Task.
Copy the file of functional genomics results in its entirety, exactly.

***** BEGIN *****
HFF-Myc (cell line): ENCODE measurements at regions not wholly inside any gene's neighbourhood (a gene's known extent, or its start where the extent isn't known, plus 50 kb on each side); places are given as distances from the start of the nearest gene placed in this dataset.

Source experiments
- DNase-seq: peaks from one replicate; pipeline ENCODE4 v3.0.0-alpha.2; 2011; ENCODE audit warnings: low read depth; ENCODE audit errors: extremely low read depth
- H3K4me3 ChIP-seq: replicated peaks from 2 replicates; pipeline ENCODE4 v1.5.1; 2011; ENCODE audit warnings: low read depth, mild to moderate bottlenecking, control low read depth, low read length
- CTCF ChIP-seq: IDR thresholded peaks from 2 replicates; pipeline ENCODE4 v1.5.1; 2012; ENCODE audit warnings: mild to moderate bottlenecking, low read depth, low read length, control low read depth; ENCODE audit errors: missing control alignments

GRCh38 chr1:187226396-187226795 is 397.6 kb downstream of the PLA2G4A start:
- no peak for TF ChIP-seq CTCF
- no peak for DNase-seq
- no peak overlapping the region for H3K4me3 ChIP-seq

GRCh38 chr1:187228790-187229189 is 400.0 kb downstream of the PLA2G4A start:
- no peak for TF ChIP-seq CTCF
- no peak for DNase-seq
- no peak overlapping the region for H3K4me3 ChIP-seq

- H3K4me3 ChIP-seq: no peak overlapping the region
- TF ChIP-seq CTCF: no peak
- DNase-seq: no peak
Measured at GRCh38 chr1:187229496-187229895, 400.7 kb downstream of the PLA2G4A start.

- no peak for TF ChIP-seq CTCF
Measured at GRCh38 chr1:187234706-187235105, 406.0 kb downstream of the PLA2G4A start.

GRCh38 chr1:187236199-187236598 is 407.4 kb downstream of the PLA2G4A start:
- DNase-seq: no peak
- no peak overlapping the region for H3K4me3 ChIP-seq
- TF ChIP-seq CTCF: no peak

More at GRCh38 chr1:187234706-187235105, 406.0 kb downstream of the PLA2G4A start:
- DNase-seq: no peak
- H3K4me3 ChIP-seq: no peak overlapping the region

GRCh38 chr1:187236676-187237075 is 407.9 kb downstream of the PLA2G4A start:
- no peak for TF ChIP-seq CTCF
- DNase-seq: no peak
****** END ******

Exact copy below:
HFF-Myc (cell line): ENCODE measurements at regions not wholly inside any gene's neighbourhood (a gene's known extent, or its start where the extent isn't known, plus 50 kb on each side); places are given as distances from the start of the nearest gene placed in this dataset.

Source experiments
- DNase-seq: peaks from one replicate; pipeline ENCODE4 v3.0.0-alpha.2; 2011; ENCODE audit warnings: low read depth; ENCODE audit errors: extremely low read depth
- H3K4me3 ChIP-seq: replicated peaks from 2 replicates; pipeline ENCODE4 v1.5.1; 2011; ENCODE audit warnings: low read depth, mild to moderate bottlenecking, control low read depth, low read length
- CTCF ChIP-seq: IDR thresholded peaks from 2 replicates; pipeline ENCODE4 v1.5.1; 2012; ENCODE audit warnings: mild to moderate bottlenecking, low read depth, low read length, control low read depth; ENCODE audit errors: missing control alignments

GRCh38 chr1:187226396-187226795 is 397.6 kb downstream of the PLA2G4A start:
- no peak for TF ChIP-seq CTCF
- no peak for DNase-seq
- no peak overlapping the region for H3K4me3 ChIP-seq

GRCh38 chr1:187228790-187229189 is 400.0 kb downstream of the PLA2G4A start:
- no peak for TF ChIP-seq CTCF
- no peak for DNase-seq
- no peak overlapping the region for H3K4me3 ChIP-seq

- H3K4me3 ChIP-seq: no peak overlapping the region
- TF ChIP-seq CTCF: no peak
- DNase-seq: no peak
Measured at GRCh38 chr1:187229496-187229895, 400.7 kb downstream of the PLA2G4A start.

- no peak for TF ChIP-seq CTCF
Measured at GRCh38 chr1:187234706-187235105, 406.0 kb downstream of the PLA2G4A start.

GRCh38 chr1:187236199-187236598 is 407.4 kb downstream of the PLA2G4A start:
- DNase-seq: no peak
- no peak overlapping the region for H3K4me3 ChIP-seq
- TF ChIP-seq CTCF: no peak

More at GRCh38 chr1:187234706-187235105, 406.0 kb downstream of the PLA2G4A start:
- DNase-seq: no peak
- H3K4me3 ChIP-seq: no peak overlapping the region

GRCh38 chr1:187236676-187237075 is 407.9 kb downstream of the PLA2G4A start:
- no peak for TF ChIP-seq CTCF
- DNase-seq: no peak